- There was no change in the eligible basis of any building in the project, or an explanation is included with the certification for the change such as a common area has become commercial space, or a fee is now charged for a tenant facility formerly provided without charge;
- Tenant facilities included in the site’s eligible basis such as swimming pools, other recreational facilities, and other parking areas, were provided on a comparable basis without charge to all tenants in the buildings;
- If a low-income unit in the project became vacant during the year, that reasonable attempts were or are being made to rent that unit or the next available unit of comparable or smaller size to tenants having a qualifying income before any units in the project were or will be rented to tenants not having a qualifying income;
- If the income of tenants of a low-income unit in the building increased above the limit allowed, the next available unit of comparable or smaller size in the building was or will be rented to tenants having a qualifying income;
- An extended use commitment was in effect. This commitment is also referred to as the extended use agreement or land use restriction agreement (LURA); and
- All low-income units in the project were used on a nontransient basis, unless an exception such transitional housing for the homeless provided under Section 42(i)(3)(B)(iii) or single-room-occupancy units rented on a month-by-month basis under Section 42(i)(3)(B)(iv) applies.
Findings of Noncompliance
Even though the certification is made to the state agency, failure to complete the annual certification is reportable to the IRS on Form 8823, Low-Income Housing Credit Agencies’ Report of Noncompliance or Building Disposition, line 11d. Some of the common problems reported to the IRS are:
- The certification is incomplete. The owner didn’t certify compliance with a specific IRC Section 42 requirement.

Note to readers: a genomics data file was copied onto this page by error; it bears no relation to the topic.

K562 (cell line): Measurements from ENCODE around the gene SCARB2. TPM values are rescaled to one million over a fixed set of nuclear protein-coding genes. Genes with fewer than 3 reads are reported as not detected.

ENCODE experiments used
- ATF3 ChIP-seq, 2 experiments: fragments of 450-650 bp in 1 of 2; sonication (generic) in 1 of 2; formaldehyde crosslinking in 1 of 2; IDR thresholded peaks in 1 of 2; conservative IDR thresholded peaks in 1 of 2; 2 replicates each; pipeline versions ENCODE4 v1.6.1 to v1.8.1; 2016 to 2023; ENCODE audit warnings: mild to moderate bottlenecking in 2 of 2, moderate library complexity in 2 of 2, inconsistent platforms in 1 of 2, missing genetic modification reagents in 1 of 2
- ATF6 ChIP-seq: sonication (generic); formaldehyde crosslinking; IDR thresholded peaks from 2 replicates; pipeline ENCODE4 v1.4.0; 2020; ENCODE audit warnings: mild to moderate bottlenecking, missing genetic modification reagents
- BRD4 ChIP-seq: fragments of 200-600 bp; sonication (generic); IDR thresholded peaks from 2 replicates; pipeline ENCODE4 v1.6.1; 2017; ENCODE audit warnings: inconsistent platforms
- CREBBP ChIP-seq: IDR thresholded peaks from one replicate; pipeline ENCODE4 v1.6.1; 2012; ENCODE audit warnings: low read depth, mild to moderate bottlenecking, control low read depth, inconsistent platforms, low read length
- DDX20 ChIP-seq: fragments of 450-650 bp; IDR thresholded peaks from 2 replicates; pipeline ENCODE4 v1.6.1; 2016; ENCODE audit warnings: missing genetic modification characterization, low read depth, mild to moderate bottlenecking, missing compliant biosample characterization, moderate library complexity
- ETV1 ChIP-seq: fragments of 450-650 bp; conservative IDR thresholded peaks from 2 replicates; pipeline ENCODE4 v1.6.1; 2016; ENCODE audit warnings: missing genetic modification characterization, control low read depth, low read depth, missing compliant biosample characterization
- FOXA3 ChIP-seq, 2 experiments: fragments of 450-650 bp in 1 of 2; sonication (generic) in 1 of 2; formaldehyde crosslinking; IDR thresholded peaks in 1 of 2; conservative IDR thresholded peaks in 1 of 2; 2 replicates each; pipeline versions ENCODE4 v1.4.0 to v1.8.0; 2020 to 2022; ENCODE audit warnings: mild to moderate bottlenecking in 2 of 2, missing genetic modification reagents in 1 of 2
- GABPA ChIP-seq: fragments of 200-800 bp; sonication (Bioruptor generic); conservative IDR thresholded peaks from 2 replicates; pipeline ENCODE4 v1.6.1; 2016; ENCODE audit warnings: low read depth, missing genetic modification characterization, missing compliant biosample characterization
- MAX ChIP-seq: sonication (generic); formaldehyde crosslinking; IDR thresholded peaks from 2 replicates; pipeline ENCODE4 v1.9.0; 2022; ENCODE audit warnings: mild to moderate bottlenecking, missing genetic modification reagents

- The certification isn’t signed, which means there is not a “certification.”
- For nonresponsive owners, usually after sending reminders to the owner, the state agency will report that the certification hasn’t been received.
The IRS views the annual certification, even if self-prepared, as credible evidence of compliance with specific IRC Section 42 requirements. If audited, the certification can eliminate significantly detailed analysis of an owner’s records. But in a case in which an owner didn’t make the certification, the owner may be able to show compliance with the 12 requirements with documentation.
The problem is that after-the-fact documentation is often incomplete and lacks credibility. In some cases, it may impossible to provide satisfying evidence of compliance. For example, as part of the annual certifications, owners certify that the project was suitable for occupancy. In the absence of the self-certification, an auditor may ask if the site was inspected by the state agency as part of its compliance monitoring responsibilities, which would provide very credible evidence. But if the state agency didn’t inspect the site, then there would be nothing contemporaneously prepared to show that the project was suitable for occupancy.
A failure to certify raises questions about the owner’s ongoing compliance with the requirements for operating the IRC Section 42 site. As a result, an auditor may be likely to consider expanding the audit to include a more in-depth analysis.